STATE OF NORTH CAROLINA v. MICHAEL LYNN HAYES
Defendant Michael Lynn Hayes appeals his conviction for habitual impaired driving, challenging the admission of retrograde extrapolation testimony by the State's expert witness. That expert used defendant's 0.06 blood alcohol concentration (BAC) one hour and thirty-five minutes after the traffic stop to determine that defendant had a BAC of 0.08 at the time of the stop. To reach this conclusion, the expert assumed defendant was in a post-absorptive state at the time of the stop, meaning that alcohol was in the process of being eliminated from his bloodstream and his BAC was in decline. The expert admitted that while there were no facts to support this assumption, he made it regardless because his retrograde extrapolation analysis could not be done unless defendant was in a post-absorptive state.
In accordance with State v. Babich, ___ N.C. App. ___, 797 S.E.2d 359 (2017), we hold that the expert's testimony was inadmissible under the Daubert standard that applies to Rule 702 of the Rules of Evidence. “Although retrograde extrapolation testimony often will satisfy the Daubert test, in this case the testimony failed Daubert's ‘fit’ test because the expert's otherwise reliable analysis was not properly tied to the facts of this particular case.” Id. at ___, 797 S.E.2d at 360; see Daubert v. Merrell Dow Pharmaceuticals, Inc., 509 U.S. 579, 113 S. Ct. 2786, 125 L. Ed. 2d 469 (1993) (holding that “helpfulness” standard for admissibility of scientific testimony under Rule 702 of Federal Rules of Evidence requires a valid scientific connection to the pertinent inquiry as a precondition to admissibility); see also State v. McGrady, 368 N.C. 880, 787 S.E.2d 1 (2016) (holding that Daubert standard applies to admissibility determination of expert testimony under amended North Carolina evidentiary rule).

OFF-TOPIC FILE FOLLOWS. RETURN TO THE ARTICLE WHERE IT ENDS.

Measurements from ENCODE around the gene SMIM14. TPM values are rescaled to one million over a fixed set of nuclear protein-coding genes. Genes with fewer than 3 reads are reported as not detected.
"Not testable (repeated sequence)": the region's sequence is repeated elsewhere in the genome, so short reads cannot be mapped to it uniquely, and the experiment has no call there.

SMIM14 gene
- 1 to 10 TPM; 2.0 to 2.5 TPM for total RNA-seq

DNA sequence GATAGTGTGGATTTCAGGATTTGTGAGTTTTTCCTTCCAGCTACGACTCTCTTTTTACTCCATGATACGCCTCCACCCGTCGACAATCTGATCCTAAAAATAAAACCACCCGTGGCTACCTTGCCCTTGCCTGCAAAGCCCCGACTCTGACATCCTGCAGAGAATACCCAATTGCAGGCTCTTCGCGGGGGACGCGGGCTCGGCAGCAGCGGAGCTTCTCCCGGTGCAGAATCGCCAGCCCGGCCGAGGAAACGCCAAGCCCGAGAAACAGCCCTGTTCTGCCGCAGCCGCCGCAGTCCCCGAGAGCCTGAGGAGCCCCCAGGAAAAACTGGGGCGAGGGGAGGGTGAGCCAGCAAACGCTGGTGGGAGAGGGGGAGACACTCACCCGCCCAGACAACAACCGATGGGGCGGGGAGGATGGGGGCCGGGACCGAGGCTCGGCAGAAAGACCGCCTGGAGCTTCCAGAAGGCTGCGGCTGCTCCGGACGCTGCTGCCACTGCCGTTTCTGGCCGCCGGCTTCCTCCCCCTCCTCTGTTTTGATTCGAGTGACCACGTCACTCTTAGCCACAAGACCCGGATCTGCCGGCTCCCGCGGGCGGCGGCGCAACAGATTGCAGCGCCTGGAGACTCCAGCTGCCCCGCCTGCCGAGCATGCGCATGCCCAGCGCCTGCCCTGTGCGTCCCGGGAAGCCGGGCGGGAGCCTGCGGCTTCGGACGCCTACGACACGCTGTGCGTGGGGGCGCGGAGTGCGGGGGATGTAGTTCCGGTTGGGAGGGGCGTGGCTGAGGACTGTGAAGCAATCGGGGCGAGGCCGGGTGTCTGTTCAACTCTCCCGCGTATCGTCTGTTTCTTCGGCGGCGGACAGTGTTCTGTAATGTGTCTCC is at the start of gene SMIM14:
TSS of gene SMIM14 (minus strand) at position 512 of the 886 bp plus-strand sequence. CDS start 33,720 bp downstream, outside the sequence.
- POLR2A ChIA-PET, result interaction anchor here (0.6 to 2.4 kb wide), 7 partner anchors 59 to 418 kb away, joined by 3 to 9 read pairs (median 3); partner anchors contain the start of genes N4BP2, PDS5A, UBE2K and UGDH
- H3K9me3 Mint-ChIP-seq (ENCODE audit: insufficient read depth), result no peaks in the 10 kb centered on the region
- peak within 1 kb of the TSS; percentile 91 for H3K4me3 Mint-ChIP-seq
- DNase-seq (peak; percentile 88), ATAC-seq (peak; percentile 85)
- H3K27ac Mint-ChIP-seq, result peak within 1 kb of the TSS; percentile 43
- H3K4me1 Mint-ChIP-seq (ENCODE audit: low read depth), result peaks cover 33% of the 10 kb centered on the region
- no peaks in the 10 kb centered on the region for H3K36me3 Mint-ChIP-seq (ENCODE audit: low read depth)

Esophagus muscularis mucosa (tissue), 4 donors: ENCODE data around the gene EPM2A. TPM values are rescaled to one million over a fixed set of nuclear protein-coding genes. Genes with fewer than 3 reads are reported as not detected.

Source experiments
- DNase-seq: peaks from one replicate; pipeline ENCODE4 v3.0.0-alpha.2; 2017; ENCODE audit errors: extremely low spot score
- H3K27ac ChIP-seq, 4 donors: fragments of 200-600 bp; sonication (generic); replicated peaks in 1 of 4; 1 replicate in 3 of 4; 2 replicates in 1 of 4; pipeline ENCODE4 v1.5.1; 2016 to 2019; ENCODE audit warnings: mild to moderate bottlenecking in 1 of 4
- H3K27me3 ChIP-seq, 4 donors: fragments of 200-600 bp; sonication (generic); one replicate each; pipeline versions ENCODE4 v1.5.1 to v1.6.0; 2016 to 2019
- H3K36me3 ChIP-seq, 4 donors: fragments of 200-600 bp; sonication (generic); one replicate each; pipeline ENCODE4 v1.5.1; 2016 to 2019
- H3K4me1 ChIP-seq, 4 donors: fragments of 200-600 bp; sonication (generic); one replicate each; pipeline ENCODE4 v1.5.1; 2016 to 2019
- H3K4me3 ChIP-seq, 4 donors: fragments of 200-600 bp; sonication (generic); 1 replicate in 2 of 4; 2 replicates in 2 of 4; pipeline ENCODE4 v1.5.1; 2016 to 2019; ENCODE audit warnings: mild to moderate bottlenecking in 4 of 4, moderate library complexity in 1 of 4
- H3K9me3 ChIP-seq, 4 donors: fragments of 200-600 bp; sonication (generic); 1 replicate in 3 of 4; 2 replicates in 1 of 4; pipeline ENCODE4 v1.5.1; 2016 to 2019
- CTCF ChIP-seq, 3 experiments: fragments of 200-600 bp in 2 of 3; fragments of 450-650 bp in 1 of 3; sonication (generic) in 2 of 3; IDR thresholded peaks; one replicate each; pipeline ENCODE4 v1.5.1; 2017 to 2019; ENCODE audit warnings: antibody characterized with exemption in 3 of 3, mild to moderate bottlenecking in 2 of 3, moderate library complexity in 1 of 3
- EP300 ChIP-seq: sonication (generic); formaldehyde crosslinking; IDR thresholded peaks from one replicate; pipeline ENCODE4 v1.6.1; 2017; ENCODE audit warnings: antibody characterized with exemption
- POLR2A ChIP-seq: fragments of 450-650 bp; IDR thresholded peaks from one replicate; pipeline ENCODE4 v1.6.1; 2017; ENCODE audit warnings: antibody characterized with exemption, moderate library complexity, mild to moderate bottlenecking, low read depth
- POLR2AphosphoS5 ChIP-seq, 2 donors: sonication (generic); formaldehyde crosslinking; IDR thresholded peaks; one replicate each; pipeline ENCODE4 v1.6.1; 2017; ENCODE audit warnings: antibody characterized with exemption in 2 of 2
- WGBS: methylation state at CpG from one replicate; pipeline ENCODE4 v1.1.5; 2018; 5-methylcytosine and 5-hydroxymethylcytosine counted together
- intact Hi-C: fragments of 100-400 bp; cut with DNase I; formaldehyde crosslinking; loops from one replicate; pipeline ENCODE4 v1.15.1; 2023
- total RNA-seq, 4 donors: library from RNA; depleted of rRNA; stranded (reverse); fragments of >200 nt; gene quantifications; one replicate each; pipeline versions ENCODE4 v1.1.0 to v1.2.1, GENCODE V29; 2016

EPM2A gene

The State concedes error under Babich; thus, the only issue remaining on appeal is whether the erroneously-admitted testimony prejudiced defendant. Because defendant has met his burden of showing a reasonable possibility that a different result would have been reached had the expert's testimony been excluded, we find prejudicial error in defendant's conviction. Accordingly, we reverse the trial court's judgment and remand for a new trial.